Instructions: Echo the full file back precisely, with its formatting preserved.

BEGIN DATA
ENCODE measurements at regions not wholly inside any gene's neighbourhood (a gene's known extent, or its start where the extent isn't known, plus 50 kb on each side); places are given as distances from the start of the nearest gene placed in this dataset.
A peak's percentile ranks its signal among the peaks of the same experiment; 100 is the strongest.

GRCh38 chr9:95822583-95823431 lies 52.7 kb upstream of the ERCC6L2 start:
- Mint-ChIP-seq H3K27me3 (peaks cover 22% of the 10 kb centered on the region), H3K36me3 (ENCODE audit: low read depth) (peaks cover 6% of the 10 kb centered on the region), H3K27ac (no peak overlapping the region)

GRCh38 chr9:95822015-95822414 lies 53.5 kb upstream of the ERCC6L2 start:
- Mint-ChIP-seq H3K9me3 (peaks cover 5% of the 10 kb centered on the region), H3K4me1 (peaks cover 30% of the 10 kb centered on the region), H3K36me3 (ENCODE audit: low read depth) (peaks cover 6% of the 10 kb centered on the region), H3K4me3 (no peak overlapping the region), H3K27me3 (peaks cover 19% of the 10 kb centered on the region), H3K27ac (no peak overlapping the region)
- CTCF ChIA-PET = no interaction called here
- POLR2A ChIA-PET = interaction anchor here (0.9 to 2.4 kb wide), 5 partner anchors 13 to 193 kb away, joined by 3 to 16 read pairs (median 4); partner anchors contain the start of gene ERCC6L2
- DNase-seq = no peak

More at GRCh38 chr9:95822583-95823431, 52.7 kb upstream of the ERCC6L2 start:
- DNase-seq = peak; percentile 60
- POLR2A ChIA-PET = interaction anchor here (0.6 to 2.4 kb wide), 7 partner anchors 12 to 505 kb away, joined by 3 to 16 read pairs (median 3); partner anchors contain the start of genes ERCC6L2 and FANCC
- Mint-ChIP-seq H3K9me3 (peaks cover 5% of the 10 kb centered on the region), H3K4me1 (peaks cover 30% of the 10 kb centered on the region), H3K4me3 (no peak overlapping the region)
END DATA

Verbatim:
ENCODE measurements at regions not wholly inside any gene's neighbourhood (a gene's known extent, or its start where the extent isn't known, plus 50 kb on each side); places are given as distances from the start of the nearest gene placed in this dataset.
A peak's percentile ranks its signal among the peaks of the same experiment; 100 is the strongest.

GRCh38 chr9:95822583-95823431 lies 52.7 kb upstream of the ERCC6L2 start:
- Mint-ChIP-seq H3K27me3 (peaks cover 22% of the 10 kb centered on the region), H3K36me3 (ENCODE audit: low read depth) (peaks cover 6% of the 10 kb centered on the region), H3K27ac (no peak overlapping the region)

GRCh38 chr9:95822015-95822414 lies 53.5 kb upstream of the ERCC6L2 start:
- Mint-ChIP-seq H3K9me3 (peaks cover 5% of the 10 kb centered on the region), H3K4me1 (peaks cover 30% of the 10 kb centered on the region), H3K36me3 (ENCODE audit: low read depth) (peaks cover 6% of the 10 kb centered on the region), H3K4me3 (no peak overlapping the region), H3K27me3 (peaks cover 19% of the 10 kb centered on the region), H3K27ac (no peak overlapping the region)
- CTCF ChIA-PET = no interaction called here
- POLR2A ChIA-PET = interaction anchor here (0.9 to 2.4 kb wide), 5 partner anchors 13 to 193 kb away, joined by 3 to 16 read pairs (median 4); partner anchors contain the start of gene ERCC6L2
- DNase-seq = no peak

More at GRCh38 chr9:95822583-95823431, 52.7 kb upstream of the ERCC6L2 start:
- DNase-seq = peak; percentile 60
- POLR2A ChIA-PET = interaction anchor here (0.6 to 2.4 kb wide), 7 partner anchors 12 to 505 kb away, joined by 3 to 16 read pairs (median 3); partner anchors contain the start of genes ERCC6L2 and FANCC
- Mint-ChIP-seq H3K9me3 (peaks cover 5% of the 10 kb centered on the region), H3K4me1 (peaks cover 30% of the 10 kb centered on the region), H3K4me3 (no peak overlapping the region)